Wages ahead of demand
This paper is an attempt to account for the empirical results of Krueger and Summers (1988) which suggest significant inter-industry wage differentials. We derive a dynamic efficiency wage model where firms use their wage policy to reduce turnover costs. Industry wages are shown to be a positive function of both the level of productivity and its expected rate of growth. We use estimated Solow residuals as measures of industry productivity growth and relate them to inter-industry wage differentials. A positive relationship is found at the one-digit level but not for two-digit manufacturing industries.
(This abstract was borrowed from another version of this item.)
If you experience problems downloading a file, check if you have the proper application to view it first. In case of further problems read the IDEAS help page. Note that these files are not on the IDEAS site. Please be patient as the files may be large.
As the access to this document is restricted, you may want to look for a different version under "Related research" (further below) or search for a different version of it.
References listed on IDEAS
Please report citation or reference errors to , or , if you are the registered author of the cited work, log in to your RePEc Author Service profile, click on "citations" and make appropriate adjustments.:
- Walter Y. Oi, 1962. "Labor as a Quasi-Fixed Factor," Journal of Political Economy, University of Chicago Press, vol. 70, pages 538.
- Hoon, Hian Teck & Phelps, Edmund S, 1992. "Macroeconomic Shocks in a Dynamized Model of the Natural Rate of Unemployment," American Economic Review, American Economic Association, vol. 82(4), pages 889-900, September.
- Susanto Basu & John G. Fernald, 1994.
"Are apparent productive spillovers a figment of specification error?,"
International Finance Discussion Papers
463, Board of Governors of the Federal Reserve System (U.S.).
- Basu, Susanto & Fernald, John G., 1995. "Are apparent productive spillovers a figment of specification error?," Journal of Monetary Economics, Elsevier, vol. 36(1), pages 165-188, August.
- Basu, S. & Fernald, J.G., 1993. "Are Apparent Productive Spillovers a Figment of Specification Error," Papers 93-22, Michigan - Center for Research on Economic & Social Theory.
- Susanto Basu & John G. Fernald, 1995. "Are Apparent Productive Spillovers a Figment of Specification Error?," NBER Working Papers 5073, National Bureau of Economic Research, Inc.
- Krueger, Alan B & Summers, Lawrence H, 1988. "Efficiency Wages and the Inter-industry Wage Structure," Econometrica, Econometric Society, vol. 56(2), pages 259-93, March.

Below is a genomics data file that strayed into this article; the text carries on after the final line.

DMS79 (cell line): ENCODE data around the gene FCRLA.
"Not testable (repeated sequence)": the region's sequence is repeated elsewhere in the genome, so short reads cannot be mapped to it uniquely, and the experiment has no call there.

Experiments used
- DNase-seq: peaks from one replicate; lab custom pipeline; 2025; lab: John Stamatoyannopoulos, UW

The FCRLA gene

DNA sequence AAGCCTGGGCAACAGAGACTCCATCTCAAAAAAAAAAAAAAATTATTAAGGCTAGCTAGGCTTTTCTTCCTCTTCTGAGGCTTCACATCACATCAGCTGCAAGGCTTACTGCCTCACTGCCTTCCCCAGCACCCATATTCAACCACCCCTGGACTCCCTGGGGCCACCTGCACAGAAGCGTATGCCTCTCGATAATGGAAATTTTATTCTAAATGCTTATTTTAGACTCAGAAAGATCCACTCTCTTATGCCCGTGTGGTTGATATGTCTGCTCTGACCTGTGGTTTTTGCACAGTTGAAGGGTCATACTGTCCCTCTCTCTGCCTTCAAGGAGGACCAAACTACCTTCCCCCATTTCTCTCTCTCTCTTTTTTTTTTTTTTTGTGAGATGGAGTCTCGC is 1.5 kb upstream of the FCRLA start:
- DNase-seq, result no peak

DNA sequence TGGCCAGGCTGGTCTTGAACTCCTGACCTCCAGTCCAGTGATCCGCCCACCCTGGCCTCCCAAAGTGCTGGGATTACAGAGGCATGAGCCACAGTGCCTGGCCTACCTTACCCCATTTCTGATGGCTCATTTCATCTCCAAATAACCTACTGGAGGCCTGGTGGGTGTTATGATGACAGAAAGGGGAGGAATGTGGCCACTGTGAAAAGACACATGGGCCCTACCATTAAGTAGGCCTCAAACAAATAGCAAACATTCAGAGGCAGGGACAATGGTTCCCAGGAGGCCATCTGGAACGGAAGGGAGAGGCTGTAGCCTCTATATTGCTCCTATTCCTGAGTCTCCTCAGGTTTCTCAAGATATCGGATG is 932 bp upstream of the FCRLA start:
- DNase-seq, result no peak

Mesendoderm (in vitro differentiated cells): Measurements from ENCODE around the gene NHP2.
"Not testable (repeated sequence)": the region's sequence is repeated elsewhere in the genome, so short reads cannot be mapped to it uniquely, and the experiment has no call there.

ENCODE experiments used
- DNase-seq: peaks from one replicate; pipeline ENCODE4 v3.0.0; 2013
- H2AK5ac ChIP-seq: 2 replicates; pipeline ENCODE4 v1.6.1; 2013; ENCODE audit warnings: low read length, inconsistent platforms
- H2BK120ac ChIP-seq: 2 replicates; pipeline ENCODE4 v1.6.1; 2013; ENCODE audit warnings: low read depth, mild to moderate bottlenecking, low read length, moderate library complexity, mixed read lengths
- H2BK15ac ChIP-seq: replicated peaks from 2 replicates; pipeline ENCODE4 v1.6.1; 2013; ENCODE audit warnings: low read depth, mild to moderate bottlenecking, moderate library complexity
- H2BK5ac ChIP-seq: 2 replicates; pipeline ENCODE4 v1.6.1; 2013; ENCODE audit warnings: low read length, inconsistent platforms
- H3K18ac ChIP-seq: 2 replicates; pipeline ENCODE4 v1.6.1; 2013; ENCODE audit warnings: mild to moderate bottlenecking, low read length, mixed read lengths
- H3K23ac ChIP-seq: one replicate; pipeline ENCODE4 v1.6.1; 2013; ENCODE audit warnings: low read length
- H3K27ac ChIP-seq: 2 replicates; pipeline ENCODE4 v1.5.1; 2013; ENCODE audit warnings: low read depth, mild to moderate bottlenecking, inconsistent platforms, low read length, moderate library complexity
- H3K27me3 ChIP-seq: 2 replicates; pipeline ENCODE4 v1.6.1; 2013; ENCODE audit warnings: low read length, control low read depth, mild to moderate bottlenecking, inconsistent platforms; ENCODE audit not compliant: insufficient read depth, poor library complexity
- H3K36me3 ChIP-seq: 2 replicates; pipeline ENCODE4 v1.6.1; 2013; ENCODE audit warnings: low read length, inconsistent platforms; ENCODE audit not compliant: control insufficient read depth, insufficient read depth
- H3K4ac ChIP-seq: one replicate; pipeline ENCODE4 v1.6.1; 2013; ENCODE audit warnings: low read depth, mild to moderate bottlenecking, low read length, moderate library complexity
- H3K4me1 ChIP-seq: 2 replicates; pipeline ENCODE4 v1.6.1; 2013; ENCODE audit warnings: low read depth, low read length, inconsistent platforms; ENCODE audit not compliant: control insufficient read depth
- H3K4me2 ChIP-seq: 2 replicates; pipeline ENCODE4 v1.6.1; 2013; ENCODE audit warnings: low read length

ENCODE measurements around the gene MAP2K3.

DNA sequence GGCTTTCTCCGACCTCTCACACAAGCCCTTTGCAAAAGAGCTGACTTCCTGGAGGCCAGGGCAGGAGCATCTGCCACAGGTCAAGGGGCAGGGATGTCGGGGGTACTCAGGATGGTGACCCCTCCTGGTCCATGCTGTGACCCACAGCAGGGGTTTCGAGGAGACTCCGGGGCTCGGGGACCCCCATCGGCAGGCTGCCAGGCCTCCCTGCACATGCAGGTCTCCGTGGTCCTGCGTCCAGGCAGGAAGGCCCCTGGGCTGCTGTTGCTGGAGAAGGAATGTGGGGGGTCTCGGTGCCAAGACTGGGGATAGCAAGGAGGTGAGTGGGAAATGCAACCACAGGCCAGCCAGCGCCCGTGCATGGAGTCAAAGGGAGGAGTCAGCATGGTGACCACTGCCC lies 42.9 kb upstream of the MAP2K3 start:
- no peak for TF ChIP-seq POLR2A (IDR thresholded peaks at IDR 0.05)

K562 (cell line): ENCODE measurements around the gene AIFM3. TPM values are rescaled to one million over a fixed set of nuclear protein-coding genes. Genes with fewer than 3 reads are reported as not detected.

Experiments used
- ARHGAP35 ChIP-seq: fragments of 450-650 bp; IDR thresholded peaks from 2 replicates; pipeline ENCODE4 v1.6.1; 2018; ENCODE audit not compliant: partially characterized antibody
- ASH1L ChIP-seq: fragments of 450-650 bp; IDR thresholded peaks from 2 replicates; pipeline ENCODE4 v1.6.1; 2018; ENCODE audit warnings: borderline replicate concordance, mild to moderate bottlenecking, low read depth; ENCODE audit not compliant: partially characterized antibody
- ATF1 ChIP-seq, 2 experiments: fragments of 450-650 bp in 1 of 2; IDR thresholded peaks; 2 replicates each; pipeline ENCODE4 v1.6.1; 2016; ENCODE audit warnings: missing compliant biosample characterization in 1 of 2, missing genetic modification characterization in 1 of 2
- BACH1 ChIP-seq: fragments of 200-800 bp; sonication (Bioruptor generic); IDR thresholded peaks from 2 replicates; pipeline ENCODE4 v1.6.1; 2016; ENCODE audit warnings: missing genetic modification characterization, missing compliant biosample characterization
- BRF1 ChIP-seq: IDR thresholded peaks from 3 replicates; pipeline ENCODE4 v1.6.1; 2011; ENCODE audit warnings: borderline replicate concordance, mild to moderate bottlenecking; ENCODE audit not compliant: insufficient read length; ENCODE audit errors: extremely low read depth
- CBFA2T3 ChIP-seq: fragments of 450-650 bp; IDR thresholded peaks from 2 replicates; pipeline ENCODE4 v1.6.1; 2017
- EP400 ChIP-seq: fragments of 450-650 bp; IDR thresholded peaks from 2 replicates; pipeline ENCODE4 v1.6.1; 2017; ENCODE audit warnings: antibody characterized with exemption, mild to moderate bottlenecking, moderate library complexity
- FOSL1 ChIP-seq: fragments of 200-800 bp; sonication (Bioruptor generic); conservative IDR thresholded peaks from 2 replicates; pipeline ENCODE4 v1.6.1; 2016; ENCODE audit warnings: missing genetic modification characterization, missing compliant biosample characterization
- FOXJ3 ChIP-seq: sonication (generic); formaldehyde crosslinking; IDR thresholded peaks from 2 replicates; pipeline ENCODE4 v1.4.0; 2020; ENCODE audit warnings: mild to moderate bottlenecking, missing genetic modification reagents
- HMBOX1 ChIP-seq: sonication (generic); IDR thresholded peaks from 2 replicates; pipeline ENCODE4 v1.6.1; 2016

- repec:oup:restud:v:57:y:1990:i:3:p:381-402 is not listed on IDEAS
- Salop, Steven C, 1979. "A Model of the Natural Rate of Unemployment," American Economic Review, American Economic Association, vol. 69(1), pages 117-25, March.
- Edmund S. Phelps, 1968. "Money-Wage Dynamics and Labor-Market Equilibrium," Journal of Political Economy, University of Chicago Press, vol. 76, pages 678.
When requesting a correction, please mention this item's handle: RePEc:eee:ecolet:v:53:y:1996:i:3:p:341-347. See general information about how to correct material in RePEc.
For technical questions regarding this item, or to correct its authors, title, abstract, bibliographic or download information, contact: (Zhang, Lei)
If you have authored this item and are not yet registered with RePEc, we encourage you to do it here. This allows to link your profile to this item. It also allows you to accept potential citations to this item that we are uncertain about.
If references are entirely missing, you can add them using this form.
If the full references list an item that is present in RePEc, but the system did not link to it, you can help with this form.
If you know of missing items citing this one, you can help us creating those links by adding the relevant references in the same way as above, for each refering item. If you are a registered author of this item, you may also want to check the "citations" tab in your profile, as there may be some citations waiting for confirmation.
Please note that corrections may take a couple of weeks to filter through the various RePEc services.